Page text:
CRANBERRY ISLES, Maine — Though he has won accolades and awards for his work for much of his adult life, children’s book author and illustrator Ashley Bryan says the honor he received on Saturday is one of the best surprises he has ever had.
At the town’s annual town meeting on March 10, voters decided to name the elementary school in the local village of Islesford after Bryan. It is the first time the schoolhouse, which is over 100 years old, has been named after anyone and the first time Bryan, who is over 80, has had a school named after him.
“It was such a surprise to me,” Bryan said Wednesday by phone from his home on Little Cranberry Island.
For decades Bryan, a former fine arts professor at Dartmouth College, has illustrated and written children’s books and has toured the country and beyond to speak to children about his work and to read his books out loud to them. He said that he has made a lot of appearances at elementary schools and libraries over the years because he wants to stress the importance of the arts and of education to children.
“I am very touched that they would name a school after me,” he said.
The town, comprised of five islands accessible only by boat, has two small elementary schools, one on Little Cranberry Island (also known as Islesford) and Longfellow School on Great Cranberry Island.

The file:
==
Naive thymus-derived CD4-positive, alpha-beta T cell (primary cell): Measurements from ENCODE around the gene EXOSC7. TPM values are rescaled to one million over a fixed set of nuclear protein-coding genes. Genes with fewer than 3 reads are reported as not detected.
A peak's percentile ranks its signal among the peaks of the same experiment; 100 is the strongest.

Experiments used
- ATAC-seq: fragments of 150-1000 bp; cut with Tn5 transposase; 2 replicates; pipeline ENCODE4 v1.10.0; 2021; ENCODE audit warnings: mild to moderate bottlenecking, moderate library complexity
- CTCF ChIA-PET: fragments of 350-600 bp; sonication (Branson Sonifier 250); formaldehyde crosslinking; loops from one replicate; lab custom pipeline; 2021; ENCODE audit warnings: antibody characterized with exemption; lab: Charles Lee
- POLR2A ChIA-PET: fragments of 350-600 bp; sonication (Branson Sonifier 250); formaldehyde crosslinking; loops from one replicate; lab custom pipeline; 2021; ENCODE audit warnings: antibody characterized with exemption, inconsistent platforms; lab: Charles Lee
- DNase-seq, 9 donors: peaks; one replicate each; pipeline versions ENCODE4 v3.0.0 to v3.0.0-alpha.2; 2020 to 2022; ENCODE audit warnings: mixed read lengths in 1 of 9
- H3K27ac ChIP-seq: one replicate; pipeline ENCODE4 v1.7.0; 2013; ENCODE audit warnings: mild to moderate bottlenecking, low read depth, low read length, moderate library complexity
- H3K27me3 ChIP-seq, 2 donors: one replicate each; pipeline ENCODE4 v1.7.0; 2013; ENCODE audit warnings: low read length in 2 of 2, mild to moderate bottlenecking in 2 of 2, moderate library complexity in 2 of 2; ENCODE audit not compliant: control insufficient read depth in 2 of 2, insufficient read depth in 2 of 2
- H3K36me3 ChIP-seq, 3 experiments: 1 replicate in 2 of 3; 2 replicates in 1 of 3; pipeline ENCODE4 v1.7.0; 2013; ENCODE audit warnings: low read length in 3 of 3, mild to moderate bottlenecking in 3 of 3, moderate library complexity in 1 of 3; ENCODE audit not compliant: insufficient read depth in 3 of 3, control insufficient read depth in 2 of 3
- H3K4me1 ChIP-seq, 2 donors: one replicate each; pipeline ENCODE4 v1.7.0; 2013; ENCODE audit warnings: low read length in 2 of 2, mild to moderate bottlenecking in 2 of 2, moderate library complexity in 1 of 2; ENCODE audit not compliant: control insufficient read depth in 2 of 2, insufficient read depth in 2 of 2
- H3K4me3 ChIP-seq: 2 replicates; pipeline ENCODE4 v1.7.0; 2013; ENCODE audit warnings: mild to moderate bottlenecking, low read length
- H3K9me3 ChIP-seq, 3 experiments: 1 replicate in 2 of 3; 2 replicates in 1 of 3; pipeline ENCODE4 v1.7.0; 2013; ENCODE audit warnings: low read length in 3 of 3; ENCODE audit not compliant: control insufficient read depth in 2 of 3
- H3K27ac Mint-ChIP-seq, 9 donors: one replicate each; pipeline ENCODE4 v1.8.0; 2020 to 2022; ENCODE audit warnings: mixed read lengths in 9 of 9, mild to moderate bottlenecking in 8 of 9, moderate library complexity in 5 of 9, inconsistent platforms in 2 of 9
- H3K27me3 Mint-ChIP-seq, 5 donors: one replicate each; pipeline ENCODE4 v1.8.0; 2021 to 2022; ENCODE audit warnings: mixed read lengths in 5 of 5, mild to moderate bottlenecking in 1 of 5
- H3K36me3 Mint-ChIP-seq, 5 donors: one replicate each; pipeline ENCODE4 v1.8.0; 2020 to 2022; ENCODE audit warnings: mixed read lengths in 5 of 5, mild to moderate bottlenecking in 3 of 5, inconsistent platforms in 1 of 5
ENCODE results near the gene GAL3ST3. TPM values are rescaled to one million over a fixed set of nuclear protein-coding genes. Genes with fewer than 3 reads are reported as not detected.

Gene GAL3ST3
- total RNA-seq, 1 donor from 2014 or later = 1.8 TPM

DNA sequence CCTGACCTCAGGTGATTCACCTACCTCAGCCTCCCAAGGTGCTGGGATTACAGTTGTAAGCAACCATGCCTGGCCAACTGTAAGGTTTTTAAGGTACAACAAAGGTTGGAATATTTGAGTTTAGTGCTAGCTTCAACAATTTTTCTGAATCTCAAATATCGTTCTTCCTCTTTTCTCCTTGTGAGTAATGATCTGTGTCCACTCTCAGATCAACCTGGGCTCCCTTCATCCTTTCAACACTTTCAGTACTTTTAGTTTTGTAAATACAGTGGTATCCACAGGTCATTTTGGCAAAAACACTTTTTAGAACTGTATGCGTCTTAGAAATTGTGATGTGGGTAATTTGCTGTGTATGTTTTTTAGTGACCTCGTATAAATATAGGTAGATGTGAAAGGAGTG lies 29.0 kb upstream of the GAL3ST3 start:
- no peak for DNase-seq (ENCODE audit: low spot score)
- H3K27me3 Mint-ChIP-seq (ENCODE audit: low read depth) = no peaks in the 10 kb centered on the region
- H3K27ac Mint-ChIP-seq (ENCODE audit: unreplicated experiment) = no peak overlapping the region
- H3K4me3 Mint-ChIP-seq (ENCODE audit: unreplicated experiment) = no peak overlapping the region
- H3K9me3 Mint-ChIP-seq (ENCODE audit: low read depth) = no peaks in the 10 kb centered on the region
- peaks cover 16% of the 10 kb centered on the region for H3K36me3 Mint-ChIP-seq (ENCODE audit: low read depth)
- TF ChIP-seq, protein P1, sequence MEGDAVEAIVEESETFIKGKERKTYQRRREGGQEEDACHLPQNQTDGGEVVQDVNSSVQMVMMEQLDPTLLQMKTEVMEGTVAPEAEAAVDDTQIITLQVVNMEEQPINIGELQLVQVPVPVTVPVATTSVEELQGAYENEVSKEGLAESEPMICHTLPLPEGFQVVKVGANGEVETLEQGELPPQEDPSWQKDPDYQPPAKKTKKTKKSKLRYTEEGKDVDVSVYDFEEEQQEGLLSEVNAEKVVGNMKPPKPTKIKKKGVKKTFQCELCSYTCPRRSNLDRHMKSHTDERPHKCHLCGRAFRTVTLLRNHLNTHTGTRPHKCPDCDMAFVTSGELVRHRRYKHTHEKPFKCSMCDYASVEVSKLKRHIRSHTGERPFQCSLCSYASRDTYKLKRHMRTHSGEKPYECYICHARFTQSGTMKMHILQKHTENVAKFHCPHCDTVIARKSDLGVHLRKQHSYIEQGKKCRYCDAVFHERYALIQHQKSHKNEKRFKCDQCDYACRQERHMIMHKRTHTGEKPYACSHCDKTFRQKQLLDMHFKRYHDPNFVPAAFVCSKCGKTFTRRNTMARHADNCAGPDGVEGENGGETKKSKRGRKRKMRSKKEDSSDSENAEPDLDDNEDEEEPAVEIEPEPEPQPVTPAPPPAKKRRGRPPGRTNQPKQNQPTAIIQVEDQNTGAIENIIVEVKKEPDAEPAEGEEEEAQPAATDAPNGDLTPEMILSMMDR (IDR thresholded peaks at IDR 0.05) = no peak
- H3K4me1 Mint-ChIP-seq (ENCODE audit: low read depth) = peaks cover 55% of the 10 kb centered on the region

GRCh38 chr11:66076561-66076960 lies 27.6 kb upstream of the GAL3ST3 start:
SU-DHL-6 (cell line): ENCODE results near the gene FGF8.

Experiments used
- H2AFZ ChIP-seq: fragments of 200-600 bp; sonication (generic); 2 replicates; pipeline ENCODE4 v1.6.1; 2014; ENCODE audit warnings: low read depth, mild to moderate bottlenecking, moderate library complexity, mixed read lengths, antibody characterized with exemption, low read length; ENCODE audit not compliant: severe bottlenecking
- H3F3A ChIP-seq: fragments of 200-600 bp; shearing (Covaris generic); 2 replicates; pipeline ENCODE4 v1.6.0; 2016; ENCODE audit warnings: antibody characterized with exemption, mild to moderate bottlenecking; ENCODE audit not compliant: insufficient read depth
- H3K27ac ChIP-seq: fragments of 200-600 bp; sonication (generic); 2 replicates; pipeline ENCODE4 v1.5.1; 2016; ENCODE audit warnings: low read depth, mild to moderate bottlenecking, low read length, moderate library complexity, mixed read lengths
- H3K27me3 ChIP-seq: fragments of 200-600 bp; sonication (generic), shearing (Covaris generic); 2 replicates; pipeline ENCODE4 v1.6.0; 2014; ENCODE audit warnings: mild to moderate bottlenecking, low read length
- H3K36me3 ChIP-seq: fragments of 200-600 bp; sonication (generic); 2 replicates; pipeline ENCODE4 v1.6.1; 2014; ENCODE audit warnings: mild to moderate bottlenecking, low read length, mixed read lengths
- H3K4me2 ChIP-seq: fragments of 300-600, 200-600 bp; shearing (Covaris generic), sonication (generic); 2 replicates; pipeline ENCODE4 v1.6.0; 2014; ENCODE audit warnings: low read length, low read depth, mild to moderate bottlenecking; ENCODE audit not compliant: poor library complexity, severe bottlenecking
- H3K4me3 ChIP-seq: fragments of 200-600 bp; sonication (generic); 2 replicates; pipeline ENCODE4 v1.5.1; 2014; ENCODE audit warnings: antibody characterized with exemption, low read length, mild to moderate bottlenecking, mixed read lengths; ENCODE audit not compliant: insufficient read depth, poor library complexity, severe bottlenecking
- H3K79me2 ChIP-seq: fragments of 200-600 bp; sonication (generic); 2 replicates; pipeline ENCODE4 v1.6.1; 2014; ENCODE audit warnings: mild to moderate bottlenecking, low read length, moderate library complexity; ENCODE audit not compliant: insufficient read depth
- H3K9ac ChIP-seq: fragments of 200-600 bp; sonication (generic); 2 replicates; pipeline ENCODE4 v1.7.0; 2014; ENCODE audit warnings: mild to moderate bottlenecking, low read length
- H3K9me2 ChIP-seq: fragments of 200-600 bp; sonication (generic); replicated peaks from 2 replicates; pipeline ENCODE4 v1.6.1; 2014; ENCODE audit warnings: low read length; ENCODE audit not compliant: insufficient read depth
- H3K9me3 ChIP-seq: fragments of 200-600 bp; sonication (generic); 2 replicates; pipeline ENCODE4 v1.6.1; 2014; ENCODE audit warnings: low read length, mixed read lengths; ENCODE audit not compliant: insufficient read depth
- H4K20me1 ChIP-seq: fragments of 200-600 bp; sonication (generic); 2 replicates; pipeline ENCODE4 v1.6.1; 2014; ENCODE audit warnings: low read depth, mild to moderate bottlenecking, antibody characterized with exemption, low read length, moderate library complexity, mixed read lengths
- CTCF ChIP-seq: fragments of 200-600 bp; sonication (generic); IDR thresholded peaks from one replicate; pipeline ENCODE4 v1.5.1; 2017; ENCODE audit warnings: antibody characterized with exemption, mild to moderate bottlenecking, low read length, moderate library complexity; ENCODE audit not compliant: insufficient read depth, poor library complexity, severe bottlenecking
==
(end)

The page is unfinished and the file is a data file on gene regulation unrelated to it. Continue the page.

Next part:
According to Denise McCormick, town clerk for Cranberry Isles, there are 12 students total from the two islands who attend school on Islesford. The town maintains Longfellow School but sends the four pupils who live there to the school on Islesford as a cost-saving measure, she said.
McCormick said the decision to name the school after Bryan received an overwhelming majority vote from the approximately 60 people who attended the meeting at the Islesford Neighborhood House.
In other business, voters on Saturday approved an overall annual municipal budget of $1.8 million, which is an increase over the 2011 budget of $1.64 million. McCormick said the difference is represented by $175,000 that voters decided to raise for road repairs on Little Cranberry Island.
The $1.8 million 2012 budget includes $521,000 in education-related expenses, the town clerk said. She said the education portion of the budget is about $7,000 higher than last year because of work planned at schools on both islands.
The $7,000 increase is just part of the $100,000 the town expects to spend this year on school improvement projects, which include electrical upgrades at the Longfellow School and safety improvements at the school on Islesford, according to McCormick. She said the town expects to spend a total of approximately $340,000 over multiple years to upgrade the schools.
Voters also decided to ban the use or sale of fireworks in town, the town clerk said, and to create a public safety coordinator position that will pay $19,500 per year. The town’s current Americorps volunteer, Katelyn Damon, is expected to take the post when her Americorps funding ends at the end of September, she said.